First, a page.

Services: A Master Chef in Your Kitchen on Your Side

One of the most special things one can learn is how to cook in their own kitchen.  Cooking in a home is radically different than in a professional kitchen.  Did you know that in some ways it is easier!  In a home kitchen, you can take the time to make sure a dish is correct.  Yours guests will easily forgive you the extra 20 minutes to prepare something that a paying customer would never accept.  Also, you can focus on just a couple of dishes and really take them to perfection.  Here's something else you may not realize, but when an expert walks you through how to cook in your kitchen you can become a lot better very quickly.  

We are very excited to announce a line of services which will allow you to individually tap into a cooking mentor who can radically accelerate your abilities along with your family or friends.  Here are our new services:

  • Personalized training
    • A home gourmet meal
    • The "mother sauces"
    • Easy homemade pasta
    • Techniques applied in the home
    • How to cook the "weird" items at the grocery store
  • Equipping the kitchen
    • Home evaluation/What should you buy
    • An accompanied shopping trip to a wholesale supply store
  • Tasting Parties
    • Flavor combinations/Spice exploration
    • Chocolates of the world
These services are highly customizable.  While the basic rates are published here, we can customize for larger parties of people or new ideas we do not have listed here.

We also will be offering a kitchen cleaning service for $X for those families or groups which want all of the fun and none of the headache.

Here is a open letter from a friend who wrote about an wonderful day that kicked off many of these ideas.  We hope you'll enjoy reading this and seeing how easily this experience could happen with your family or friends.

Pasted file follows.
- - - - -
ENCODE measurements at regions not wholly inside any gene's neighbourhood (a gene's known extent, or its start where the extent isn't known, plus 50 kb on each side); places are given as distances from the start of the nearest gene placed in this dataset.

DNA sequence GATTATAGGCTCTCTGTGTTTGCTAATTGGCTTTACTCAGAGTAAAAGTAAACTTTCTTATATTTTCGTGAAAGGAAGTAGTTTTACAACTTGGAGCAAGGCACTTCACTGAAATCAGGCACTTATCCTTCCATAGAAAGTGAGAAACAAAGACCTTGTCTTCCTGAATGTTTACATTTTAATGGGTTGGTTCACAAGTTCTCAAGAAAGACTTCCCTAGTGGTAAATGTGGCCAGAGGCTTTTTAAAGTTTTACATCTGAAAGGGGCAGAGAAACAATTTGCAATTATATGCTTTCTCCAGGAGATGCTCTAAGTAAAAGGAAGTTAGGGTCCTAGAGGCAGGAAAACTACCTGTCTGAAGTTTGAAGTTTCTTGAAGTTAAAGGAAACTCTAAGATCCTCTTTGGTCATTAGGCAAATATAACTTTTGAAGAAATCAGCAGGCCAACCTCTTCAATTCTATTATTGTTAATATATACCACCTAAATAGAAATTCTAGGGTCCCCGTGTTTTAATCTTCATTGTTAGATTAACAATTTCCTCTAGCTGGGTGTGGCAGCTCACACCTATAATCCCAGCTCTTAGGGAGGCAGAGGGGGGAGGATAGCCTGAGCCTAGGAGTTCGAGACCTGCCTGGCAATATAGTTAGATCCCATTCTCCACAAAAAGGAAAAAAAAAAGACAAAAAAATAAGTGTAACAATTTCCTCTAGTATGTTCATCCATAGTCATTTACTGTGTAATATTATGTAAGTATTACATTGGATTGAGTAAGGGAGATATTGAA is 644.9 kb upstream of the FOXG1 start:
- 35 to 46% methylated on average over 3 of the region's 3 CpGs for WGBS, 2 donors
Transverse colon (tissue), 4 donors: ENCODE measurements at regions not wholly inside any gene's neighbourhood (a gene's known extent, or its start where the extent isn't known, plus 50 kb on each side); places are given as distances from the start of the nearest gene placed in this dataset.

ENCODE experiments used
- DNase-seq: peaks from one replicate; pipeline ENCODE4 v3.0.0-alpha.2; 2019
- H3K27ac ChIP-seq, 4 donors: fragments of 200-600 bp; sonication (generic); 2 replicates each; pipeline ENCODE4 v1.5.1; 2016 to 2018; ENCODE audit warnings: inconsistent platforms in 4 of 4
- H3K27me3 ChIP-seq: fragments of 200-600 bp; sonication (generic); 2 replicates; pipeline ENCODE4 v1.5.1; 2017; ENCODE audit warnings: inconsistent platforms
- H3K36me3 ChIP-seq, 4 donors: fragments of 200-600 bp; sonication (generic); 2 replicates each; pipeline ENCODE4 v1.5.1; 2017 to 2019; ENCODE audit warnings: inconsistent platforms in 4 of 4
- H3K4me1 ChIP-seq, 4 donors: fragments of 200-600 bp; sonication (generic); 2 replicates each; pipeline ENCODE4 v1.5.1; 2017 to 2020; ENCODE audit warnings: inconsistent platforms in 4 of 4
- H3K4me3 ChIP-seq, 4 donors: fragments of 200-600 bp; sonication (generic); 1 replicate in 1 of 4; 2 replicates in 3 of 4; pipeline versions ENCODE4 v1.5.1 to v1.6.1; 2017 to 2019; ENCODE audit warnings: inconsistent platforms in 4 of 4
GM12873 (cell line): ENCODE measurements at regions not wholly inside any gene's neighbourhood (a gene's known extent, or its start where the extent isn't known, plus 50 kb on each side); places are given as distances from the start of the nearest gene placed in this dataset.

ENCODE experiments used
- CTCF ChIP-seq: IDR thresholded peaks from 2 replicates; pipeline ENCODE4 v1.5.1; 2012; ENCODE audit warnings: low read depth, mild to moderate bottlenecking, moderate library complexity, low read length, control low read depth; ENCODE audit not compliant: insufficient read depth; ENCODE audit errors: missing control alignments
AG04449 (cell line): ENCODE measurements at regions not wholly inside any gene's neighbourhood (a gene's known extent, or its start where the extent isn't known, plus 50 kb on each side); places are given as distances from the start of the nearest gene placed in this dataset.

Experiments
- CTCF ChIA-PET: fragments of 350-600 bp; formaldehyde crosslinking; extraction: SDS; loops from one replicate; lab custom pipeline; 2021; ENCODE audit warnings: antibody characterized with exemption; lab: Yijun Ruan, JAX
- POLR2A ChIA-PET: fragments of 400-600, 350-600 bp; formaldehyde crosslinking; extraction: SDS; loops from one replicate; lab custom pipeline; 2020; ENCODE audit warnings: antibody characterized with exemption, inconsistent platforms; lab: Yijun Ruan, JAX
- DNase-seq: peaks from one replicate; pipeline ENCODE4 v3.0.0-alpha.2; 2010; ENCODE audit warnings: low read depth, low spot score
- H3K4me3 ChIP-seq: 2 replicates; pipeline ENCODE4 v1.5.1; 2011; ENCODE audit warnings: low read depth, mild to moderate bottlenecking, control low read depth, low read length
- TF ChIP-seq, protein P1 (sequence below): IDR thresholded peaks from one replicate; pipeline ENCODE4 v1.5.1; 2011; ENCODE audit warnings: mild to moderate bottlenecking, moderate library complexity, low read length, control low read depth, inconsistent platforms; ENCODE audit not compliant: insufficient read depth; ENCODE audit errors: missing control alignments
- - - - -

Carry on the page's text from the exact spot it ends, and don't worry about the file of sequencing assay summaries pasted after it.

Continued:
Patrick and Dana Farjas are great people who we met professionally and who have turned into really great friends.  Dana is the structure of the family.  She has small town roots and strong values that shine through at all times.  She loves children and good people.  She's practical, but fun loving.  She smiles a lot.  Patrick is over the top.  He's a French Master Chef (for those of you who don't know, this is a really, really big deal that you don't win on some reality TV program: http://www.maitrescuisiniersdefrance.com/index2.php?lg=en and http://www.mcf-usa.com/about/).  He has a genuine love of life and gives out wonderful advice to his children and ours "Learn every day.  Life is short and you don't want to die stupid."  When you're around him, you will laugh, play, and truly enjoy your life.

Today, my family and I went with these two on a Chanterelle hunt.  In one brief hour of hunting, we found about 10 pounds of mushrooms.  It was an amazing day filled with hiking, great food, and a good cheer.  On the way home, as we were indulging in chocolates from Donnelly's Chocolates in Santa Cruz and drinking coffee from Santa Cruz Roasting Company, we decided to cook dinner together at our house.  Earlier, we had discussed fun things to do professionally with Patrick's background.  One idea we kicked around was having private cooking lessons in someone's home.  We thought of techniques, shopping for equipment, reviewing the equipement in the kitchen and what to get rid of and what to buy, which cookbooks to use or to ignore, or flavor combinations, how to make the master sauces and a whole lot more.  We figured this would be hugely exciting to any amateur home chef.